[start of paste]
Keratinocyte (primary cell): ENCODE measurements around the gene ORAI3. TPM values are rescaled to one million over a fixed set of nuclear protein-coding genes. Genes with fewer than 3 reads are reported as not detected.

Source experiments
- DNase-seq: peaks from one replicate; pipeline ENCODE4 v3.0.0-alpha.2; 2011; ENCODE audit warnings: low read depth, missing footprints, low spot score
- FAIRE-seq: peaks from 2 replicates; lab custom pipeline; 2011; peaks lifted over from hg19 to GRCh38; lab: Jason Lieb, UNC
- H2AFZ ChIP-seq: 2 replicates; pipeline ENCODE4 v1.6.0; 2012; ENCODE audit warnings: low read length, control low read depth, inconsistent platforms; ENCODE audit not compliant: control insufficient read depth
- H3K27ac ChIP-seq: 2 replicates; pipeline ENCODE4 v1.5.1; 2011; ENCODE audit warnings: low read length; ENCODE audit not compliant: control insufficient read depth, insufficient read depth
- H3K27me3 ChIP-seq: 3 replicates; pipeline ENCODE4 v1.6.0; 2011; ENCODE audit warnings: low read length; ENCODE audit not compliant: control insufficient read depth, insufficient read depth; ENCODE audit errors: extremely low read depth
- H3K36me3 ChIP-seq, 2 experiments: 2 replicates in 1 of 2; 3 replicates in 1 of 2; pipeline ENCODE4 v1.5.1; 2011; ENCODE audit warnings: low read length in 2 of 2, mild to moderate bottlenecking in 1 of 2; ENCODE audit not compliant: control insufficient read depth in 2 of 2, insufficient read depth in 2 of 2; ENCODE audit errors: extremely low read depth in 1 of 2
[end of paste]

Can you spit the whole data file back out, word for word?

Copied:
Keratinocyte (primary cell): ENCODE measurements around the gene ORAI3. TPM values are rescaled to one million over a fixed set of nuclear protein-coding genes. Genes with fewer than 3 reads are reported as not detected.

Source experiments
- DNase-seq: peaks from one replicate; pipeline ENCODE4 v3.0.0-alpha.2; 2011; ENCODE audit warnings: low read depth, missing footprints, low spot score
- FAIRE-seq: peaks from 2 replicates; lab custom pipeline; 2011; peaks lifted over from hg19 to GRCh38; lab: Jason Lieb, UNC
- H2AFZ ChIP-seq: 2 replicates; pipeline ENCODE4 v1.6.0; 2012; ENCODE audit warnings: low read length, control low read depth, inconsistent platforms; ENCODE audit not compliant: control insufficient read depth
- H3K27ac ChIP-seq: 2 replicates; pipeline ENCODE4 v1.5.1; 2011; ENCODE audit warnings: low read length; ENCODE audit not compliant: control insufficient read depth, insufficient read depth
- H3K27me3 ChIP-seq: 3 replicates; pipeline ENCODE4 v1.6.0; 2011; ENCODE audit warnings: low read length; ENCODE audit not compliant: control insufficient read depth, insufficient read depth; ENCODE audit errors: extremely low read depth
- H3K36me3 ChIP-seq, 2 experiments: 2 replicates in 1 of 2; 3 replicates in 1 of 2; pipeline ENCODE4 v1.5.1; 2011; ENCODE audit warnings: low read length in 2 of 2, mild to moderate bottlenecking in 1 of 2; ENCODE audit not compliant: control insufficient read depth in 2 of 2, insufficient read depth in 2 of 2; ENCODE audit errors: extremely low read depth in 1 of 2